Education, Teaching, and Quality Improvement |

Impact of a Short 3-Hour Ultrasound Training Workshop for Internal Medicine Residents FREE TO VIEW

Abdullah Quddus; Taro Minami; Eleanor Summerhill
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Memorial Hospital of Rhode Island/Brown University, Providence, RI

Chest. 2014;146(4_MeetingAbstracts):509A. doi:10.1378/chest.1989267
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SESSION TITLE: Education and Teaching in Pulmonary Posters

SESSION TYPE: Original Investigation Poster

PRESENTED ON: Wednesday, October 29, 2014 at 01:30 PM - 02:30 PM

PURPOSE: Ultrasound is becoming ubiquitous in everyday practice and rapidly becoming the standard of care for intervention and diagnosis in many specialities including critical care. It has additionally emerged as a powerful instrument allowing intensive care physicians and internists an opportunity to extend their traditional physical examination in evaluation of critically ill patients. Therefore, it is imperative that future internal medicine physicians have a strong foundation in sonography and be trained to take advantage of this powerful tool. We conducted a pilot study to assess the feasibility and impact of incorporating a 3 hour ultrasound workshop for training of internal medicine residents

METHODS: A structured 3-hour workshop in diagnostic and procedural ultrasound training was conducted for internal medicine residents. Residents learned basic ultrasound physics and machine handling; focused cardiac, great vessel, lung, and abdominal ultrasound diagnostic examinations; and vascular insertion. Paired 2-tailed t test was used to compare scores for residents on the pretest and posttests.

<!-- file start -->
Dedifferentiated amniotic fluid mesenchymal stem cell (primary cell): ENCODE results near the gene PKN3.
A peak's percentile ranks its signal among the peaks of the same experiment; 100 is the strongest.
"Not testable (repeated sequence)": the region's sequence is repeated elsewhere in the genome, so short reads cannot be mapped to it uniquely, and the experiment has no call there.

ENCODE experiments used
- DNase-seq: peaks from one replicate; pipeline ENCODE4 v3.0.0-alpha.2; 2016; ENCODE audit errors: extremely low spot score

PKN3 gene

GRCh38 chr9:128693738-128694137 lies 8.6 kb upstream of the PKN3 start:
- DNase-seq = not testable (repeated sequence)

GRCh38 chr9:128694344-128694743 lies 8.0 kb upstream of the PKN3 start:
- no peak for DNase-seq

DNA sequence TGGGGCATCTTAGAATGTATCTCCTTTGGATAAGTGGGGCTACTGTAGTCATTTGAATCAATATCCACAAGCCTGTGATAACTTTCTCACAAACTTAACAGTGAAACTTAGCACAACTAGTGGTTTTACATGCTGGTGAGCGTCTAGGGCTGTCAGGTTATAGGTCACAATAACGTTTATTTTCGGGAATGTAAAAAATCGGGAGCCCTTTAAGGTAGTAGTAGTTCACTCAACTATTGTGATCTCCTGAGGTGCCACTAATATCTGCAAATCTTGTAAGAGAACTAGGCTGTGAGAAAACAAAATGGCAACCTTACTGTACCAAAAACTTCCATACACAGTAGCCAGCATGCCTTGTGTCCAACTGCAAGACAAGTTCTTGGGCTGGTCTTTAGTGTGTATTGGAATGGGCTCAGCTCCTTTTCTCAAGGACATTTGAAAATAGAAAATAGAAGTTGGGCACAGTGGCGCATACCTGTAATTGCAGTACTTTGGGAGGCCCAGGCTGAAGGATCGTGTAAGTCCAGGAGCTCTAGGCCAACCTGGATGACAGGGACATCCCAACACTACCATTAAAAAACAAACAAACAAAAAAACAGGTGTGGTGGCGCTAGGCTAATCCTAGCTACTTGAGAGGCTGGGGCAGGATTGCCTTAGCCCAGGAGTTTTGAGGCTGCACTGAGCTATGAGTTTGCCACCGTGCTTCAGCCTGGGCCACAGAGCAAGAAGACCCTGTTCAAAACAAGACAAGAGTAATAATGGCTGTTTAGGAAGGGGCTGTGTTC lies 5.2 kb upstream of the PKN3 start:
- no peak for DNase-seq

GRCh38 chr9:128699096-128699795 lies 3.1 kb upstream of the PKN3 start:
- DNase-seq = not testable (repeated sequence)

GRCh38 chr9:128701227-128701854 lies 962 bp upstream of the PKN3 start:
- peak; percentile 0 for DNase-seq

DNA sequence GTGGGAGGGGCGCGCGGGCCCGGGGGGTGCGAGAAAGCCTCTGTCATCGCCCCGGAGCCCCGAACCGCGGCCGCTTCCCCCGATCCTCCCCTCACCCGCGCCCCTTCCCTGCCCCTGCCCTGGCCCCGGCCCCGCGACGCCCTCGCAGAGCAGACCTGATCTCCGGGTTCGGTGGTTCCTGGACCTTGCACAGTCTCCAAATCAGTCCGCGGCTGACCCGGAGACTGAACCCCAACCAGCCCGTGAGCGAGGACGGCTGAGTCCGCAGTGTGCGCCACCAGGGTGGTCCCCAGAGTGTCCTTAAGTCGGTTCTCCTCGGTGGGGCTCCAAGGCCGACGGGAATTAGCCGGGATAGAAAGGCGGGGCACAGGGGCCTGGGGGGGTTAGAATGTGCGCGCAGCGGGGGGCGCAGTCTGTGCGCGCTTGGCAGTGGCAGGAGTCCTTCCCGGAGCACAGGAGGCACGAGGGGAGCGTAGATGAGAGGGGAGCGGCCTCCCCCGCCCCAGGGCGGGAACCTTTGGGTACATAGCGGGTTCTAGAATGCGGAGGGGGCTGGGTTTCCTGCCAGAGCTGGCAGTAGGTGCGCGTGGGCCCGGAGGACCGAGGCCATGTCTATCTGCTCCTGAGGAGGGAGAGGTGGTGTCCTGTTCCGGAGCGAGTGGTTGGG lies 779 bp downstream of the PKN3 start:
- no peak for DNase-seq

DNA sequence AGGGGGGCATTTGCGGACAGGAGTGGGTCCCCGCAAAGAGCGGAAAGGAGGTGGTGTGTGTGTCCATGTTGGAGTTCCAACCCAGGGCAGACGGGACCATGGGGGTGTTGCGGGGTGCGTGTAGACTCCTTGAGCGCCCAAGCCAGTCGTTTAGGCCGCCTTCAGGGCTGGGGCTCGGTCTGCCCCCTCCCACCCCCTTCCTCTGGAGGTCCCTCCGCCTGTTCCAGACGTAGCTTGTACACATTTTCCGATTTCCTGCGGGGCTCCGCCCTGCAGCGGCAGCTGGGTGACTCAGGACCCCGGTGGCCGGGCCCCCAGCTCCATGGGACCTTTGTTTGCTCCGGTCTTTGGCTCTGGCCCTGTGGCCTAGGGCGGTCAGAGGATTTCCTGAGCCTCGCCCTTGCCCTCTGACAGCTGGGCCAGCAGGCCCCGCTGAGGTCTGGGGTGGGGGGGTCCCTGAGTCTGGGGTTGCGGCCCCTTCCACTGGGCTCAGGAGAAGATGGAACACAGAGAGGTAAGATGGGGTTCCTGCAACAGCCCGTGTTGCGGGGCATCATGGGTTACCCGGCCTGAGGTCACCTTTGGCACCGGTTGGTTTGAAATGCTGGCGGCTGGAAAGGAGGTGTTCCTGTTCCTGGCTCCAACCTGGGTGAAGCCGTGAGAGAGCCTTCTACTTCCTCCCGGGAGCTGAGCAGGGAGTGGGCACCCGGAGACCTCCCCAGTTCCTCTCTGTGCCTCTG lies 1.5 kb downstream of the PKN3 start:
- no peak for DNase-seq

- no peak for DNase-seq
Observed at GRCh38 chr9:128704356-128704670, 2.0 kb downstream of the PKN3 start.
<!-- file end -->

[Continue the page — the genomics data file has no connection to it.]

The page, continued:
RESULTS: In post course testing, learners demonstrated increased knowledge scores, and demonstrated improved performance on practical scenarios designed to test abilities in image acquisition, interpretation, and incorporation into medical decision making (mean pretest total score 4.67, mean posttest score 5.67; p 0.045). In the post course survey, learners strongly agreed (4.9 of 5.0) that ultrasound skills would be valuable during residency and in their careers. Learners demonstrated a statistically significant increased confidence in using ultrasound for vascular access (p <0.0001) and evaluating cardiac function (<0.0001), volume status (p <0.0001), renal failure (p <0.0001), pneumothorax (p <0.0001), pleural effusion(p 0.0004), and ascites (p <0.004).

CONCLUSIONS: A short 3-hour course of ultrasound training session for residents has resulted in increased performance.

CLINICAL IMPLICATIONS: Even a short training session like this, if performed appropriately, has a positive impact on residents proficiency on ultrasound performance and our result should encourage Internal medicine residency programs to arrange similar workshops regularly throughout the training so as to acquire further proficiency.

DISCLOSURE: The following authors have nothing to disclose: Abdullah Quddus, Taro Minami, Eleanor Summerhill

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